How to Fix a Rusted Chrome Bumperby William Zane
Chrome plating provides a beautiful, reflective finish when it’s in good shape and is commonly used on classic car bumpers. Unfortunately, it can become very unsightly if rust is allowed to develop on it. And if surface rust is not removed before it pits the metal, it ruins the chrome, and the bumper will need to be rechromed, which is an expensive process. Keep the chrome bumpers on your classic rust-free with a few items and some elbow grease.
Wash the bumper with a mild cleaner and water. A good cleaner is Simple Green that has been diluted with one part cleaner to five parts water.
Polish the bumper with a high quality chrome polish. Apply the polish with a lint-free terrycloth rag and then buff it out. This will give you a better idea of where the more persistent rusted areas are.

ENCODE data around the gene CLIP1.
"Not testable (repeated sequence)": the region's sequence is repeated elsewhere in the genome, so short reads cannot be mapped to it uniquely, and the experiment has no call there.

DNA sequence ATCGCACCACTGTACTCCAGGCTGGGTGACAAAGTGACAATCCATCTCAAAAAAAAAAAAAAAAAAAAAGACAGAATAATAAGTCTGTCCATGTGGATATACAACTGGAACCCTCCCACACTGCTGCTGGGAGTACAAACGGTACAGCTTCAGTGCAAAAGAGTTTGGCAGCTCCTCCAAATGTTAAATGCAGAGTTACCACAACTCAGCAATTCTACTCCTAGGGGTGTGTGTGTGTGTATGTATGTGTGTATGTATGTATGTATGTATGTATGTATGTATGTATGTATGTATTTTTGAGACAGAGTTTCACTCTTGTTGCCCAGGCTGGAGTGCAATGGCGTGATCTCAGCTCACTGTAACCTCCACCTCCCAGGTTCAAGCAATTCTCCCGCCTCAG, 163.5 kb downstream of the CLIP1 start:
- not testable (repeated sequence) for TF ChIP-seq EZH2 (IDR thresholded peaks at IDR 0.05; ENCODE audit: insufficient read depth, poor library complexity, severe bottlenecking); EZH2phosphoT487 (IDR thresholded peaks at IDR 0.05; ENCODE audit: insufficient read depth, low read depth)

Remove rust that has caused minor pitting by rubbing the chrome polish onto the rusted areas with fine steel wool. Use the finest steel wool available to avoid scratching the chrome finish.
Use aluminum foil and white vinegar if there is still rust on the bumper. Fold the aluminum foil so that it fits in the palm of your hand. Dip the foil in the white vinegar and then rub the foil over the rusted areas. Repeat the process of dipping the foil into the white vinegar and rubbing it on the rust. If you don’t have any white vinegar, Coca Cola may be substituted.
Apply chrome polish with a clean towel after you have used the steel wool and the white vinegar.
- Depending on the extent of the rust on the bumpers, they may not be able to be fixed with polishing. If the rust has begun to extensively pit the metal and caused the chrome to flake, the bumper will have to be re-chromed. This can only be done by a professional plating shop and can cost several hundreds of dollars or more.
Items you will need
- Chrome polish
- Clean, lint-free rags
- Steel wool
- White vinegar or Coca Cola
- Simple Green
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